Tuesday, January 18, 2011

Get Me Out: A History of Childbirth from the Garden of Eden to the Sperm Bank, by Randi Hutter

Get Me Out of Here
A History of Childbirth from the Garden of Eden to the Sperm Bank
Randi Hunter Epstein

What can be more relevant to history and women than the miracle of childbirth through the ages? In the book, Get Me Out of Here: A History of Childbirth from the Garden of Eden to the Sperm Bank, author and doctor Randi Hunter Epstein takes the reader on a journey into the history of childbirth from its earliest roots to modern day science. And what a journey it is! What you will find on the book's pages will make you laugh and cry, leave you shocked and surprised, and ultimately proud to be a woman simply because we have endured unspeakable horrors to arrive at today’s standards for childbirth.

Dr. Epstein leaves no stone unturned. For instance, in ancient times, monks wrote the leading book about childbirth, giving vivid instructions from how to get a woman in the mood to how little men thought about women. Yup, you heard it right – monks! From there, the book describes ancient fertility beliefs and practices that will give you nightmares long after the book is finished.

I shed tears when I read the chapter about the brutality of c-sections in medieval times. I laughed at some of the quotes written in the margins, i.e.: “Not a few women of good normal minds have gone to seed, become dumb, patient, brooding animals after the exhaustion of a succession of painful births.” How about following in the footsteps of Catherine de Medici and drinking cow manure soaked in mare’s urine to enhance you fertility?

Catherine de Medici 

Or how about the 19th century treatment of postpartum women being sent to the roof of a New York hospital to lay outside in the cold in order to prevent childbed fever?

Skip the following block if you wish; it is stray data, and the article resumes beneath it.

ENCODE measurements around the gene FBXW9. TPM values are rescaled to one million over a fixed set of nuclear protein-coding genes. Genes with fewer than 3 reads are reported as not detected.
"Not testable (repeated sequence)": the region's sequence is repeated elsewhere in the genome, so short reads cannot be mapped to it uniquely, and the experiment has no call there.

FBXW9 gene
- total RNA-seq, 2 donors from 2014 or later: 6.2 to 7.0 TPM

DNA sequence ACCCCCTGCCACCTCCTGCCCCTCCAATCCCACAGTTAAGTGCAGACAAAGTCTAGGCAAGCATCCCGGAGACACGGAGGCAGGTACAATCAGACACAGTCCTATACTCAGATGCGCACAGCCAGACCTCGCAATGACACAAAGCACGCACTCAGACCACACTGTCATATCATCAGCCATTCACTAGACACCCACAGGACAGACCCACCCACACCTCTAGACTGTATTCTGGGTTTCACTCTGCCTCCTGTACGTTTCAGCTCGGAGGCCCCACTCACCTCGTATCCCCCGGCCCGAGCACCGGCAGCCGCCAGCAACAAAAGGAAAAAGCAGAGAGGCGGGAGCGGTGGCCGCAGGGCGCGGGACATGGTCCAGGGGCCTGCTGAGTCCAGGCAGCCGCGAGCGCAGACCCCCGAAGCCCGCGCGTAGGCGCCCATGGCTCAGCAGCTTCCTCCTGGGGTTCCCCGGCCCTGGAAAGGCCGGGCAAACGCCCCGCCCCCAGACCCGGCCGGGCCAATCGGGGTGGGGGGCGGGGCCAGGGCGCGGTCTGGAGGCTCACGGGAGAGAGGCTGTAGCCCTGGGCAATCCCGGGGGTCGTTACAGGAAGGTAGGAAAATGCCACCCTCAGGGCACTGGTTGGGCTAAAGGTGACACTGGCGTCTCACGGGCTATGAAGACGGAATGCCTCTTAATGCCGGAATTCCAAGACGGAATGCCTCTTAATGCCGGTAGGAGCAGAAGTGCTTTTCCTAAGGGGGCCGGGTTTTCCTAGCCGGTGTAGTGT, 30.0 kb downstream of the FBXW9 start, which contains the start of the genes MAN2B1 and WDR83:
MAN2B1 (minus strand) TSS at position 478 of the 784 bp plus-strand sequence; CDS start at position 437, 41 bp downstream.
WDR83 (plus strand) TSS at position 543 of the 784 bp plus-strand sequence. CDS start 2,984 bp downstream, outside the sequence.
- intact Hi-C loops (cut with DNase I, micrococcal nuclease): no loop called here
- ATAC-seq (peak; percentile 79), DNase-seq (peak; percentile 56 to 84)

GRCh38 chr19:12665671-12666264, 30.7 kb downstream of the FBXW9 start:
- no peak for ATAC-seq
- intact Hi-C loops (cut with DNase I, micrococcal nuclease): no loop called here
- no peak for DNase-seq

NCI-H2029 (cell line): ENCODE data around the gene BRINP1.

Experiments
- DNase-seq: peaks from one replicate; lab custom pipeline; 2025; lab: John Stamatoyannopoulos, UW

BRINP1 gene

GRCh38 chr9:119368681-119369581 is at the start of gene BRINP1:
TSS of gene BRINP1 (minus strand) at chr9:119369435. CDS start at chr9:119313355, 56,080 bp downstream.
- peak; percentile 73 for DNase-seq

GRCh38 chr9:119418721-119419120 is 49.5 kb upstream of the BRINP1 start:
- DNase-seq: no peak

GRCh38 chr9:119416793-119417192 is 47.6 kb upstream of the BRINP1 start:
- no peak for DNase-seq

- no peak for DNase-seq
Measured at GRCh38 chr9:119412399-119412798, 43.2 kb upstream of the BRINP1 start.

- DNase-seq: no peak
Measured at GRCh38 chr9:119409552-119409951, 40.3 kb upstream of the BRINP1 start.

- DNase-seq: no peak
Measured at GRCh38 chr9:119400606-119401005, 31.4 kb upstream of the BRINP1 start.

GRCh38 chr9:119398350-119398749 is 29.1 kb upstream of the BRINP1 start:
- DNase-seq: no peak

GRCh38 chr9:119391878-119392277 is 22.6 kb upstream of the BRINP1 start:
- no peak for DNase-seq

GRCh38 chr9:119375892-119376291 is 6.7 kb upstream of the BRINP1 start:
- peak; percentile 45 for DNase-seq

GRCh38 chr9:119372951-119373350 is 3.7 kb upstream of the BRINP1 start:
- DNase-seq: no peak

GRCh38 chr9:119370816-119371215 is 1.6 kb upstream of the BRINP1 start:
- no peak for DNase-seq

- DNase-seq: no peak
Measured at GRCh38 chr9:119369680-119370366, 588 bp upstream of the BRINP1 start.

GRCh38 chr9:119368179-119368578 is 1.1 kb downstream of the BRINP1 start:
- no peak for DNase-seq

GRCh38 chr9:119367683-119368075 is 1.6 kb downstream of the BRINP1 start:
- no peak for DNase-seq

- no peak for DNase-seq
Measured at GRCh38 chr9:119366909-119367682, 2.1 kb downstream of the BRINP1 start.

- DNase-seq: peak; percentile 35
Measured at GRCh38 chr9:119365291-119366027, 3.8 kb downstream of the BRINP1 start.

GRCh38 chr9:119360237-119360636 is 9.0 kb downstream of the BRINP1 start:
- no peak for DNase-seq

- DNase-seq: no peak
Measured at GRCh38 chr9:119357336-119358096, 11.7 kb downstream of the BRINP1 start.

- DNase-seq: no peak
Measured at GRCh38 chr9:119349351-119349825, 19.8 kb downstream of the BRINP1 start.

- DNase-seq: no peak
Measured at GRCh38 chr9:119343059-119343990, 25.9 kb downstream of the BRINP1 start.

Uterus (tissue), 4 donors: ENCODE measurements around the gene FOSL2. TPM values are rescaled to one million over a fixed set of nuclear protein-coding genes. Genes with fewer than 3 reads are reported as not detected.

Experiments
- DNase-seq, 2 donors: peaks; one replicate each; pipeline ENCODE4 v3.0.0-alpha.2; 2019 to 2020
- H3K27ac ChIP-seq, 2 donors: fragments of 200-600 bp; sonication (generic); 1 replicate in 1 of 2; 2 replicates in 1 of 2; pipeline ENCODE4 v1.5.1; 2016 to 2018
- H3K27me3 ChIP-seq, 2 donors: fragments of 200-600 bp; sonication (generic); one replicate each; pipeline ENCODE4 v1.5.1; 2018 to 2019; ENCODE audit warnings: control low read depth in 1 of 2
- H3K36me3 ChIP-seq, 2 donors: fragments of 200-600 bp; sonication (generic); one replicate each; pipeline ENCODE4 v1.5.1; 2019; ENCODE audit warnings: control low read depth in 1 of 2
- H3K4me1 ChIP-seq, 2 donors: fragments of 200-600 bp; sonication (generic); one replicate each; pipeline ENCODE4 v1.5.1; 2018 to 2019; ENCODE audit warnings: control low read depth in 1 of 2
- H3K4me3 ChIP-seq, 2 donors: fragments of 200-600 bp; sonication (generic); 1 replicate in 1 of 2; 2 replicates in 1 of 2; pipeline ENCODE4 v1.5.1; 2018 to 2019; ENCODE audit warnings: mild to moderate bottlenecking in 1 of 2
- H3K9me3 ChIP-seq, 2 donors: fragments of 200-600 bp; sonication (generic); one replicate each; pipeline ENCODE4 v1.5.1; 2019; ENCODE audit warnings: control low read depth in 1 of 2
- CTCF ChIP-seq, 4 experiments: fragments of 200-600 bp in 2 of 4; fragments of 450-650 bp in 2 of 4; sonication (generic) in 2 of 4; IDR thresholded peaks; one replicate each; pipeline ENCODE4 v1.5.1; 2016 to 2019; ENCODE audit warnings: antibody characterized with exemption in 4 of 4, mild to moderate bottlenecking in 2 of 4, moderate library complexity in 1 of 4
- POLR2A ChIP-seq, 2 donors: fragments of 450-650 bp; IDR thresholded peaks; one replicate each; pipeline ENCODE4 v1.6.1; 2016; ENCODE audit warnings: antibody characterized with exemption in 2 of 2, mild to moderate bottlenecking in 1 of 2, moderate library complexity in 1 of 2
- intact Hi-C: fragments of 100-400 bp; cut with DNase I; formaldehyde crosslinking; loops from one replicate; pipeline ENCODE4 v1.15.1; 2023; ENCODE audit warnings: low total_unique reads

One chapter delves deeply into the practices of the notorious Dr. J. Marion Sims who conducted live and prolonged medical experiments on slave women before the Civil War in order to conduct fistula repairs; a difficult chapter to read, but one that shows how his macabre procedures did ultimately produce some advancement in gynaecological treatments.

Another chapter describes how the Chamberlen family invented and kept secret the use of forceps for two hundred years in order to charge exorbitant fees when using the devices, thereby becoming increasing their wealth.

Chamberlen Forceps

Dr. Epstein shows us that even today, with all the medical and scientific advancements the world has made, we still have much to learn about the making babies. What really makes this book stand out is the author’s own voice. It feels as if she is speaking to the reader with ease and in a no-nonsense manner that is easy to understand and honestly portrayed, even when the subject matter is difficult to broach. Dr. Epstein lays out all the ethical and moral questions and lets you, the reader, see both sides in a frank portrayal of the facts. What lends credibility is the fact that the author is a medical doctor and a mother of four. She is knowledgeable when describing ultrasounds, artificial insemination, invitro fertilization, and many other of today’s fertility topics.

I have to say, this is a most enjoyable book; entertaining, engaging, and fresh. One that every woman should read in order to understand how far we have come and how far we have yet to travel. Thank you, Dr. Epstein, for the wonderful history lesson.


Witch of Stitches said...

I love the title of this book - very appropriate. And yes, indeed, what could be more relevant to the history of women. Fabulous idea for a give-away, please count me in.

Theresa Bruno said...

I'm so excited to read this book! I'm currently expecting my second child, so the history of pregnancy and childbirth are fascinating right now.

I hope you don't mind, but I posted a link on my blog. Such an interesting book. Enter me in the drawling for a free copy. My e-mail is tldepaul@gmail.com.

Andi's English Attic said...

This book hasn't been released in the UK yet, so I ordered it from the US. The US cover is nicer, which is a bonus. xx

Auron Renius said...

Love the pics, especially the second one down.

Shannon said...

This looks like a fascinating read - something I would definitely want to share with friends. Too bad I was eating tortellini with red sauce when I scrolled down to the second picture....

tiredwkids at live dot com

Hallie Sawyer said...

I have always wondered about this type of thing when I read historical fiction. "I wonder how..." goes through my head a lot when thinking about our womanly burdens and how women of the past handled things. Amazing how far we have come.